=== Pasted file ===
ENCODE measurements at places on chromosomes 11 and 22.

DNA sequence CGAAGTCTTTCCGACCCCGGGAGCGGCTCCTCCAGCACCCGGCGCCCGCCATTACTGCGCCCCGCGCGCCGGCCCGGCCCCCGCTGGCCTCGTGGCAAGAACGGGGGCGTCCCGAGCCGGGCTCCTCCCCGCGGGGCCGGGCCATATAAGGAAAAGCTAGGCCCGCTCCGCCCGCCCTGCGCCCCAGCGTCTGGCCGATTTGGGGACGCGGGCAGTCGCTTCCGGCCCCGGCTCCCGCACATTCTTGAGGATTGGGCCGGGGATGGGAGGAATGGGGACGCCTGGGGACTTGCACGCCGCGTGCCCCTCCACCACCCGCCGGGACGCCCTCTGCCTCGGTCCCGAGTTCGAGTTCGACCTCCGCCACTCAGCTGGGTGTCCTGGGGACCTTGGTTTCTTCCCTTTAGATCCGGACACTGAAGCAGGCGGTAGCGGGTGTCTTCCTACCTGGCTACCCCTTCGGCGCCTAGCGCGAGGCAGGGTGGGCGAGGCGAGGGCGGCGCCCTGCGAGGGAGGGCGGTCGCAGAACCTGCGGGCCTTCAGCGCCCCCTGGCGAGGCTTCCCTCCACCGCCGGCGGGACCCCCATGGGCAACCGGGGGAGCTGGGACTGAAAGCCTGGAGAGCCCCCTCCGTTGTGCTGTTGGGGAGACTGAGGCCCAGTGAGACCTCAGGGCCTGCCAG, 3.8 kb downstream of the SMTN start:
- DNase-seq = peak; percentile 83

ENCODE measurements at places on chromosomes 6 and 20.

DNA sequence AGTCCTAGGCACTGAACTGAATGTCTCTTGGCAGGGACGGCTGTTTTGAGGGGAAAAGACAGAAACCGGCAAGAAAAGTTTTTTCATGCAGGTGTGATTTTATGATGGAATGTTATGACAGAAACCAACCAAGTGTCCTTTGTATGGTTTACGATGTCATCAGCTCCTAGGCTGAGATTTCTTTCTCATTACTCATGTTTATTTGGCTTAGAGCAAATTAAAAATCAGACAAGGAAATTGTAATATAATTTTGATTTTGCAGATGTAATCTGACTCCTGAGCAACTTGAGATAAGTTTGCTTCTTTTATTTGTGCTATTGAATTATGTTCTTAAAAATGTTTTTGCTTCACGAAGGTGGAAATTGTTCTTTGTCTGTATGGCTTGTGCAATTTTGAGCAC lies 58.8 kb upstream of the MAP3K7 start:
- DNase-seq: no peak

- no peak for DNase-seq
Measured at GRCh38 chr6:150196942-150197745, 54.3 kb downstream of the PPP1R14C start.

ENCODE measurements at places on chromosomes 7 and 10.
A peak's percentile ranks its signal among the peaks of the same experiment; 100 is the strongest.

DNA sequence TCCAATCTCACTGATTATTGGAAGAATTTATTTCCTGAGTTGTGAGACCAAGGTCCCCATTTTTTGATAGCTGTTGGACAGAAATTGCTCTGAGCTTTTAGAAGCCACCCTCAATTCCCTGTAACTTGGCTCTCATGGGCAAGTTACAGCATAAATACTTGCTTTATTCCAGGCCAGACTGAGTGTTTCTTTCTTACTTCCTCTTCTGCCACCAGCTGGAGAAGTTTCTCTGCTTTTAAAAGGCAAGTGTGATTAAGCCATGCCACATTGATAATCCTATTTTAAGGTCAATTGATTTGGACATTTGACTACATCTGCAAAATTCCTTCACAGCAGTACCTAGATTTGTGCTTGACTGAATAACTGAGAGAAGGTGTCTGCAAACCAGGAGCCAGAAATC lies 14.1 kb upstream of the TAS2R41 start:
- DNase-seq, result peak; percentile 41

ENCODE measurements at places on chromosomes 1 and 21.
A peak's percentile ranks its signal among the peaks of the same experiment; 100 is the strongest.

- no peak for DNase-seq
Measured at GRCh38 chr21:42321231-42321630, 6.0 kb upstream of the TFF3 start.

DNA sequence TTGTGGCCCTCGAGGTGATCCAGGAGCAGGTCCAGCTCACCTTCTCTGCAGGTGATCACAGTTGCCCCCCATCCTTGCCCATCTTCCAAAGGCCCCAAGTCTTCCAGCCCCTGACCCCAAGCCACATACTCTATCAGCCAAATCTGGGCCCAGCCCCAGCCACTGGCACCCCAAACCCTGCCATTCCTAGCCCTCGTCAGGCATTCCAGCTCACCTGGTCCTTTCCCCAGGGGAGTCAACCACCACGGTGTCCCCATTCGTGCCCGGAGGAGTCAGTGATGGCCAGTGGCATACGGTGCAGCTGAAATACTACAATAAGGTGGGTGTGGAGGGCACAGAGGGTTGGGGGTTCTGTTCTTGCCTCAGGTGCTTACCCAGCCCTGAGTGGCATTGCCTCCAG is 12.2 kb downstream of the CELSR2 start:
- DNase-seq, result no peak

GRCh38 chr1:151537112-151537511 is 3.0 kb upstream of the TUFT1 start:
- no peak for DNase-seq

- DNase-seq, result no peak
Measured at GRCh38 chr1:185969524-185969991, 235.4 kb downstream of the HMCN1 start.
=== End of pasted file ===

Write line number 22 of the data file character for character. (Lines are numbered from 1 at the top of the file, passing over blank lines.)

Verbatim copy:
Measured at GRCh38 chr1:185969524-185969991, 235.4 kb downstream of the HMCN1 start.